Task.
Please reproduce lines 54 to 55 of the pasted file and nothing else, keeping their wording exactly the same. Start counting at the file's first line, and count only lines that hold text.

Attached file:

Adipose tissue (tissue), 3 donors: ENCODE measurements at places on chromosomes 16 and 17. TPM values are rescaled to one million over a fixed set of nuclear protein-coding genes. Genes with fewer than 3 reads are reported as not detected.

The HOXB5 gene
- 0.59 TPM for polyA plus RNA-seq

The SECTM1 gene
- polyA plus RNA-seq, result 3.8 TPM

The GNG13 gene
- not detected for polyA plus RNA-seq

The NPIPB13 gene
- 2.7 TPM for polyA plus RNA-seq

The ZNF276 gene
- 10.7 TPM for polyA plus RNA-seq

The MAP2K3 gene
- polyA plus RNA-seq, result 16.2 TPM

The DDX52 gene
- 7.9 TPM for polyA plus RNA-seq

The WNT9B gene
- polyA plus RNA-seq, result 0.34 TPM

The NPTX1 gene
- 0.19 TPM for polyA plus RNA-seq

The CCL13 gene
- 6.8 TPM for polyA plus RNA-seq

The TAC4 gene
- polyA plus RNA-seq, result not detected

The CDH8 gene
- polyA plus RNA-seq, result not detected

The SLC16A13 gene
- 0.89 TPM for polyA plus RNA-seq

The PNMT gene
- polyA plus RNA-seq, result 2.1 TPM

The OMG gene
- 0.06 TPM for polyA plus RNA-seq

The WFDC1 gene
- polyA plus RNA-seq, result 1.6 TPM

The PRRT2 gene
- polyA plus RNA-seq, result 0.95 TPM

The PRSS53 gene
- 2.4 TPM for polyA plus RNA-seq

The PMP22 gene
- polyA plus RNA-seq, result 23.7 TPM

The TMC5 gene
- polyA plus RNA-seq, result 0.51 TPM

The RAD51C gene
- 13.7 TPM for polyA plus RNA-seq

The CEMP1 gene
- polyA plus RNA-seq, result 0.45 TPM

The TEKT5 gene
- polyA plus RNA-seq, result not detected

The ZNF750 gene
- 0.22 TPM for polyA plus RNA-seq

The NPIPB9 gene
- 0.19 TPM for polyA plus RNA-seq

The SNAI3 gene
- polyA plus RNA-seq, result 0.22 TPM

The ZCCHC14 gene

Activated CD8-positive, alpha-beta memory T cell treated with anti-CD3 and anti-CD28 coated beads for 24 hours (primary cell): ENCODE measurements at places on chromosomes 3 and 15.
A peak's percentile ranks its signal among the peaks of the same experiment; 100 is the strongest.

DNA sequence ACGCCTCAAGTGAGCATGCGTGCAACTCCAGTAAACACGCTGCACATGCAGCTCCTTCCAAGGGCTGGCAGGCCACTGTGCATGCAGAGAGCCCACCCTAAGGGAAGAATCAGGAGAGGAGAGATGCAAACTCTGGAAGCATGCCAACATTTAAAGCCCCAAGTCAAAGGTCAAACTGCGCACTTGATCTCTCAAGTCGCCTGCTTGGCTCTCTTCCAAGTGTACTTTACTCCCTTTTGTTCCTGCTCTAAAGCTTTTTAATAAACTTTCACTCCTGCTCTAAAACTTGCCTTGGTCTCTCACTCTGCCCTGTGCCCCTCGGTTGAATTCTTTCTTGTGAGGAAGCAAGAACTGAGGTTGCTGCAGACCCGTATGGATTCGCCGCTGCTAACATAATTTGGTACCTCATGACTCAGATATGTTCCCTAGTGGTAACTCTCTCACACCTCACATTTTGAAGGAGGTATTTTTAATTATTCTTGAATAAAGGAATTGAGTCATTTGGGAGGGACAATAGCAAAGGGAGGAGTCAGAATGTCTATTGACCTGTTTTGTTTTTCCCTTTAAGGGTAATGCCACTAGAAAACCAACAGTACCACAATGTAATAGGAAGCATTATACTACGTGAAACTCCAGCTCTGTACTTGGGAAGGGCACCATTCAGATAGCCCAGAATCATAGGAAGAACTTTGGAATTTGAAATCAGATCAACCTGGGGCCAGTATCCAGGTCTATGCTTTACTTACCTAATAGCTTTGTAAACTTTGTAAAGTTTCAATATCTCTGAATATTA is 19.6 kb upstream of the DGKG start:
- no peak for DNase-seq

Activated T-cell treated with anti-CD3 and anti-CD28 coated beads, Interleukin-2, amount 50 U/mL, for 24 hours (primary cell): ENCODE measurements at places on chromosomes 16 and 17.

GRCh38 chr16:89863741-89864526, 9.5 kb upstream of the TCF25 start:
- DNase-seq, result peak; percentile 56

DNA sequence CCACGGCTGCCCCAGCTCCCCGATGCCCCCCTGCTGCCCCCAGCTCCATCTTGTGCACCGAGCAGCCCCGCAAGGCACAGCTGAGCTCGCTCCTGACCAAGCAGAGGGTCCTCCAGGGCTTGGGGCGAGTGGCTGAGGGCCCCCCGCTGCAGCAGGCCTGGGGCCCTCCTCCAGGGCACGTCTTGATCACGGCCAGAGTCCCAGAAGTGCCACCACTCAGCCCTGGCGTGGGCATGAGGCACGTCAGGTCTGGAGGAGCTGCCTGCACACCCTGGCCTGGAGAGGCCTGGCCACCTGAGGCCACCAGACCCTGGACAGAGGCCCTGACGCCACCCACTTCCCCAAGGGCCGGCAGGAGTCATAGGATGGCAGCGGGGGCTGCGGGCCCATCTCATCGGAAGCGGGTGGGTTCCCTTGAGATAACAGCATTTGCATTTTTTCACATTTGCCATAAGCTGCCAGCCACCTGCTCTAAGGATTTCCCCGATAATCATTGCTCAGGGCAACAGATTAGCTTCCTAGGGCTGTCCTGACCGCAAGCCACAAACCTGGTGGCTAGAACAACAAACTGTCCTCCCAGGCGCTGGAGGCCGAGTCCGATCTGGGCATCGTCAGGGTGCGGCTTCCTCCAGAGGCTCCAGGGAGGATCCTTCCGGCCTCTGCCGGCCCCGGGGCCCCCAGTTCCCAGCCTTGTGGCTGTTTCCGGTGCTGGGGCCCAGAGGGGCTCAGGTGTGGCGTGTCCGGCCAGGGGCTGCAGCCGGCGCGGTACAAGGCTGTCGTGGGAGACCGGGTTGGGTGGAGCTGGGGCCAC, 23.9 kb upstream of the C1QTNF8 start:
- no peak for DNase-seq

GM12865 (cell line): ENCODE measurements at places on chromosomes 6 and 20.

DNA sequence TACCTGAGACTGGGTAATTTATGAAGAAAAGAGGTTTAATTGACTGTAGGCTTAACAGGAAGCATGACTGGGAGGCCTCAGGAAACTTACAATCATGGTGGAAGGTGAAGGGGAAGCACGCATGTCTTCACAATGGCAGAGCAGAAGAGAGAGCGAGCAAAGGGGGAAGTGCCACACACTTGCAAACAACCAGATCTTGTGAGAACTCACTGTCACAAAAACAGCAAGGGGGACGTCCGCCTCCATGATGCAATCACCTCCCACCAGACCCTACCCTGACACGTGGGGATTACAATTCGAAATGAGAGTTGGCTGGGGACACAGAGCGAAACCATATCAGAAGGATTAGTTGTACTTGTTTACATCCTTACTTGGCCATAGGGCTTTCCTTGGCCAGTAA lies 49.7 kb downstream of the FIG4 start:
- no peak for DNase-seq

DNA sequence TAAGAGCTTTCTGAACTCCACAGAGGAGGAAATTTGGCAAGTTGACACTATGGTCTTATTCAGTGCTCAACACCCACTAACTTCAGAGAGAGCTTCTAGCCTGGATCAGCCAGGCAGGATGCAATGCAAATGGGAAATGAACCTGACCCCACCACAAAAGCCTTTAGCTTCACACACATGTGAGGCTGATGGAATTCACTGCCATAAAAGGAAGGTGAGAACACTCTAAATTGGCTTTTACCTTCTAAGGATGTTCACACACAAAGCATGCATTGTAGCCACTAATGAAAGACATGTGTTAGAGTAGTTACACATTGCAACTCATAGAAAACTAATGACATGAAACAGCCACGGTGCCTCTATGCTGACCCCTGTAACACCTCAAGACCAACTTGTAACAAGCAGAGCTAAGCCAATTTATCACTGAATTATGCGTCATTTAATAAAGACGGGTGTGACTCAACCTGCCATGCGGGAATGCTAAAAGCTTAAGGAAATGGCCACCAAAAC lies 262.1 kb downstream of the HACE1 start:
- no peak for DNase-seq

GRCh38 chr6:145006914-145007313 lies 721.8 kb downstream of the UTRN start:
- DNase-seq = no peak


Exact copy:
The ZCCHC14 gene

Activated CD8-positive, alpha-beta memory T cell treated with anti-CD3 and anti-CD28 coated beads for 24 hours (primary cell): ENCODE measurements at places on chromosomes 3 and 15.